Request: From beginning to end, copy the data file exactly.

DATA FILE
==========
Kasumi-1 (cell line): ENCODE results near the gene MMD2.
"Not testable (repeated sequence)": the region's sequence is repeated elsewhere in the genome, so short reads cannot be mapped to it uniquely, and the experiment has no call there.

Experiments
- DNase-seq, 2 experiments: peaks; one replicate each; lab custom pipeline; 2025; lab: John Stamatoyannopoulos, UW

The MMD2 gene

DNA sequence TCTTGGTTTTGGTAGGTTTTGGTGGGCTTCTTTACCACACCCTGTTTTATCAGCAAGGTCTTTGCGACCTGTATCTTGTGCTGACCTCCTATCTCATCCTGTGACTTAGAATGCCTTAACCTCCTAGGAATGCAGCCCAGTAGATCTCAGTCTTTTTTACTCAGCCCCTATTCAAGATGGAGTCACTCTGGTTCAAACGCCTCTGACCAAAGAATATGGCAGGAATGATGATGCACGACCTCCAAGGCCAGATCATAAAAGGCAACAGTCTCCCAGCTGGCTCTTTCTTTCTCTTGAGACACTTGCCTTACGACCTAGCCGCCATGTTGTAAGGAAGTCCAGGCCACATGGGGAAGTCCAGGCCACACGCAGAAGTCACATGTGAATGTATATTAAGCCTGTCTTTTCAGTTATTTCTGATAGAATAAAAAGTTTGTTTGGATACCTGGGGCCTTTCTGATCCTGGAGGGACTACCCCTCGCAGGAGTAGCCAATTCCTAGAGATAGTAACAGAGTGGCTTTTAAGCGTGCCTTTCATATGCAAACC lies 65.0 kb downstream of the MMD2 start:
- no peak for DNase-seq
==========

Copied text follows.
Kasumi-1 (cell line): ENCODE results near the gene MMD2.
"Not testable (repeated sequence)": the region's sequence is repeated elsewhere in the genome, so short reads cannot be mapped to it uniquely, and the experiment has no call there.

Experiments
- DNase-seq, 2 experiments: peaks; one replicate each; lab custom pipeline; 2025; lab: John Stamatoyannopoulos, UW

The MMD2 gene

DNA sequence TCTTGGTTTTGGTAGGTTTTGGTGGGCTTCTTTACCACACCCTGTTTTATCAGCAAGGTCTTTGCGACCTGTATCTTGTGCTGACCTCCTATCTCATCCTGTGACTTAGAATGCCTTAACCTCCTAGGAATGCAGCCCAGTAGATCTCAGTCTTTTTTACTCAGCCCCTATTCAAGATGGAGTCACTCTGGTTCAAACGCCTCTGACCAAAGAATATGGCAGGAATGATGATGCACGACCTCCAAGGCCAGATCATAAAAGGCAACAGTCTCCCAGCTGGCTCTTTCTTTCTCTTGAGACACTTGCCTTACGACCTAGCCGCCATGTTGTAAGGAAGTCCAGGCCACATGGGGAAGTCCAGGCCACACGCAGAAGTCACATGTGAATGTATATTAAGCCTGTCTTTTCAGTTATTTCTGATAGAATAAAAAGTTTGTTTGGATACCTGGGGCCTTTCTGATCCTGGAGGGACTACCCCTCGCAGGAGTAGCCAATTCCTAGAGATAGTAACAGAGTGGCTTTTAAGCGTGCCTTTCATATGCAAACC lies 65.0 kb downstream of the MMD2 start:
- no peak for DNase-seq